Even more people (83 percent) felt it is very important to have personal interaction when purchasing insurance. This is because they feel the nuances and fine details of this investment can be better clarified and explained by a broker/ financial advisor.
This shows that despite the rise of disruptive technology, search and social media, having a personal relationship with an advisor is still very important to consumers. Therefore advisors should be accessible online but not do away with their tried and tested rapport-building practices.
Technology can produce many advantages for the industry as well. Insurers can easily gather and analyze data to be able to develop more accurate and personalized policy terms.
Furthermore, it is no secret that Canadian life insurance carriers are in dire need of new pricing models, so making full use of their actuarial data to offer more competitive premiums for consumers will give early adopters an advantage over the non-responsive providers. With data analytics, carriers can improve algorithms, measure a greater number of health related variables and develop personalized and more accurate policies.
Another positive benefit of new technology, is the possibility that insurance carriers could access an applicant’s health records through a national network, in the near future. This would speed up the underwriting process and cut administrative costs. Currently is takes upto several months for underwriters to receive and process medical files, ultimately costing consumers higher policy fees.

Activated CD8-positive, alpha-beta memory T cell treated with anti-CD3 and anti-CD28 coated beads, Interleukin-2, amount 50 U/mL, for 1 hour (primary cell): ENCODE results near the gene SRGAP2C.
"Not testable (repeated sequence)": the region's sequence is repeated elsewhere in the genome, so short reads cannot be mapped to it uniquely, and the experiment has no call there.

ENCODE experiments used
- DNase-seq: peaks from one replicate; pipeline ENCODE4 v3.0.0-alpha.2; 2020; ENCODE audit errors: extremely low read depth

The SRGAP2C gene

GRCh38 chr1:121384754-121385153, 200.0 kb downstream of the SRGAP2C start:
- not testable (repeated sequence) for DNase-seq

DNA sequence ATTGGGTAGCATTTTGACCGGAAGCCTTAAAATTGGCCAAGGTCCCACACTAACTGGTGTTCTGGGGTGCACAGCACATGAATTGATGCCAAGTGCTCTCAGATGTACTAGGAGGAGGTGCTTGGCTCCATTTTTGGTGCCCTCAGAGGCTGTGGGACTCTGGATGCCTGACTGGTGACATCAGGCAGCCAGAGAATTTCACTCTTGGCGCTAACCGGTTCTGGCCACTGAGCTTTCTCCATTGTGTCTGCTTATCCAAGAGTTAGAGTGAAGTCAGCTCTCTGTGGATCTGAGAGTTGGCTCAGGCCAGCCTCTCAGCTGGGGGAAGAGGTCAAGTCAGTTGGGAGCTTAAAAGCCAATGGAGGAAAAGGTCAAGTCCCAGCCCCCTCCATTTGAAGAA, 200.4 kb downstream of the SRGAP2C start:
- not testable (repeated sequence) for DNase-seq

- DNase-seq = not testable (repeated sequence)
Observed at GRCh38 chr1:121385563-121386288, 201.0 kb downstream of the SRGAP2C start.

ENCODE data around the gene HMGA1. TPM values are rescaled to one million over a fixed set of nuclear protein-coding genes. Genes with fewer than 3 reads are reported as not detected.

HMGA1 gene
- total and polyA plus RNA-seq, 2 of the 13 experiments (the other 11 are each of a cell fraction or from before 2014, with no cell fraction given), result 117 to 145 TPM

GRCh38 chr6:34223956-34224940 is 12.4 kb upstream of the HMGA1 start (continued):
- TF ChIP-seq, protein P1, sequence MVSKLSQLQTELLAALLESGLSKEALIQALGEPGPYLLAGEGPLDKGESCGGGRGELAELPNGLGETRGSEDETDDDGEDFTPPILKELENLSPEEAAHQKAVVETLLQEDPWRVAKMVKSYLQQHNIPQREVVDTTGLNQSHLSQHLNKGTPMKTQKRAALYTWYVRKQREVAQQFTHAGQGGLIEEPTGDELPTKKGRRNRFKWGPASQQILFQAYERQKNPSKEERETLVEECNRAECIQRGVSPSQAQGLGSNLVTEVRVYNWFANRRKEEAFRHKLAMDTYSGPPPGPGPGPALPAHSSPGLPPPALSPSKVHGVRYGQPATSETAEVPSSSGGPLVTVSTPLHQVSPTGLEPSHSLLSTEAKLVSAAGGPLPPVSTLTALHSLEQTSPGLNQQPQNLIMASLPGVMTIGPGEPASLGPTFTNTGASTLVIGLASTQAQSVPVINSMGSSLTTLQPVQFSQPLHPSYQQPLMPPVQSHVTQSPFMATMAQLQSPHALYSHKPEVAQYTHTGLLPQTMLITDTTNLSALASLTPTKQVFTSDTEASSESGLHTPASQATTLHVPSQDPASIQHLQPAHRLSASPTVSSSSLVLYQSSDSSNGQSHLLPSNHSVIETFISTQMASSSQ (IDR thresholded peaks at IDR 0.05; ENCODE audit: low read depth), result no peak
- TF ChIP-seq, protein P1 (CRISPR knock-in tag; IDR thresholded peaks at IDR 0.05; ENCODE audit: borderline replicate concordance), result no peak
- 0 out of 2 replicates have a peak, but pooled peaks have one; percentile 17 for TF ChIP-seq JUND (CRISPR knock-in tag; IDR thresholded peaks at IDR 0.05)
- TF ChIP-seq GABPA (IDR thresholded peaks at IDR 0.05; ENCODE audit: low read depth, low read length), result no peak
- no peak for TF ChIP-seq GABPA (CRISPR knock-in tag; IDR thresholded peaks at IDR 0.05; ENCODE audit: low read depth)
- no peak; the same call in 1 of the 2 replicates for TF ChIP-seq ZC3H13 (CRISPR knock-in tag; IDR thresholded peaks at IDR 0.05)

So while technological disruptions may be changing the way insurers and advisors must do business, it also presents many opportunities for the innovative and tech-savvy. In this digital age, the insurance industry must embrace technological change rather than shunning it. Addressing the digital challenge is not something that insurance companies and brokers should do, it is a must do.
It’s a matter of survival.
Today’s reliance on technology is astonishing. From the moment many of us wake up in the morning, until right before bed, we are constantly communicating through endless platforms. From checking our emails, to scrolling on Twitter, Facebook or LinkedIn feeds, we have truly become a hyper-social society, heavily reliant on technology.